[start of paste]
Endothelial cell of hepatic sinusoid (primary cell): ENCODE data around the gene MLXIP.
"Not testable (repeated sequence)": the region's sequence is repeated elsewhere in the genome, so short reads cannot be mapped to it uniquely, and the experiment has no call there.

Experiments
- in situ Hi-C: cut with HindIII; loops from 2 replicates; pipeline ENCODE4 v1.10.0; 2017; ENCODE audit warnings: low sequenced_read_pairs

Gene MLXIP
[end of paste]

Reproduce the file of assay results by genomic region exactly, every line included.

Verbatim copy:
Endothelial cell of hepatic sinusoid (primary cell): ENCODE data around the gene MLXIP.
"Not testable (repeated sequence)": the region's sequence is repeated elsewhere in the genome, so short reads cannot be mapped to it uniquely, and the experiment has no call there.

Experiments
- in situ Hi-C: cut with HindIII; loops from 2 replicates; pipeline ENCODE4 v1.10.0; 2017; ENCODE audit warnings: low sequenced_read_pairs

Gene MLXIP